Is Apathy in Your Genes?
Brain's biology could actually be responsible for how apathetic a person is, according to new research published in the journal Cerebral Cortex.
Scientists at Oxford University in the U.K. gathered 40 healthy volunteers and had them complete a questionnaire that the researchers used to evaluate their levels of motivation.
Then, the study participants played a game in which they were made offers with different levels of reward and the physical effort involved in winning the reward. The researchers said that, as predicted, the participants usually accepted the offers with high rewards and low effort, while the low rewards requiring high effort were not accepted as often.
Next, the participants played the game in an MRI machine while the researchers analyzed their brains.
Although the "apathetic" people were less likely to accept the offers requiring a lot of effort, one part of their brains showed more activity than in the motivated participants: the pre-motor cortex. This brain area is involved in taking actions and activates just before other brain areas that control movement do.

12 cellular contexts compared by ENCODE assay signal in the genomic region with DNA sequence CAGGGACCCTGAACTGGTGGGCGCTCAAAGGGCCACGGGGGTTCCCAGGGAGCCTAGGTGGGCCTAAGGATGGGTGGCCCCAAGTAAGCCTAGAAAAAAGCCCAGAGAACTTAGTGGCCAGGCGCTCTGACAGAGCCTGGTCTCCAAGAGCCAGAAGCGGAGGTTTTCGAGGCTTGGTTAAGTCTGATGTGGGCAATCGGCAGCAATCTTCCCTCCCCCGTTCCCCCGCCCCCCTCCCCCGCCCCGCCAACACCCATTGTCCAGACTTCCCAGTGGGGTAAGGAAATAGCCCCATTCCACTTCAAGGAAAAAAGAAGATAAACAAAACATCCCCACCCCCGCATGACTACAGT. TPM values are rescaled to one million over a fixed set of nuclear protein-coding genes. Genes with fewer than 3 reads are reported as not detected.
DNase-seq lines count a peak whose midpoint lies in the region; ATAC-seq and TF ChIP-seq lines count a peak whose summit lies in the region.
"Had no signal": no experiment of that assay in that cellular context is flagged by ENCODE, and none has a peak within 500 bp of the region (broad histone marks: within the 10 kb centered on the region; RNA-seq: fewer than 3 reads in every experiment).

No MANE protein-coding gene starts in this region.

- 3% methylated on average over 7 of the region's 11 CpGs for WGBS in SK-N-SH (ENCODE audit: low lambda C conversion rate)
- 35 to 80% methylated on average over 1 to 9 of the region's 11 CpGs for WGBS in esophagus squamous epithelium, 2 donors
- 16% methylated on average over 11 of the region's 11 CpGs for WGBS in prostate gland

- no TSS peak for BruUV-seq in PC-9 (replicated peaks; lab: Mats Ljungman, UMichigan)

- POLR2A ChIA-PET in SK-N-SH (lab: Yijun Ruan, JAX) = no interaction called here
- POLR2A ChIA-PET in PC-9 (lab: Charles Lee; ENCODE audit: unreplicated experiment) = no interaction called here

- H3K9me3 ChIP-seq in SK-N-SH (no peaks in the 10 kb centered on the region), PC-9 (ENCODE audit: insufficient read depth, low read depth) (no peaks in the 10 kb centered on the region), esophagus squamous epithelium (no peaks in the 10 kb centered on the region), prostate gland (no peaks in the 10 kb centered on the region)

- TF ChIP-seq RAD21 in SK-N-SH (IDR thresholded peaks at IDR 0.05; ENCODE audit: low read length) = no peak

The brain scans revealed that in more apathetic people the pre-motor cortex was more active when they chose to take an offer than it was in the motivated participants.
This was the opposite of what the researchers had expected. They thought there would be less activity in apathetic people since they were less likely to accept the choices requiring effort, but this was not the case.
The scans suggested that the connections in the front part of the brains of apathetic people are less effective. So their brains have to make more of an effort to take action.
The researchers said this is the first evidence of a biological basis for apathy, but did note that their findings may not necessarily account for apathy in everyone.
But the results do provide more insight about the brain processes involved in a person's level of motivation.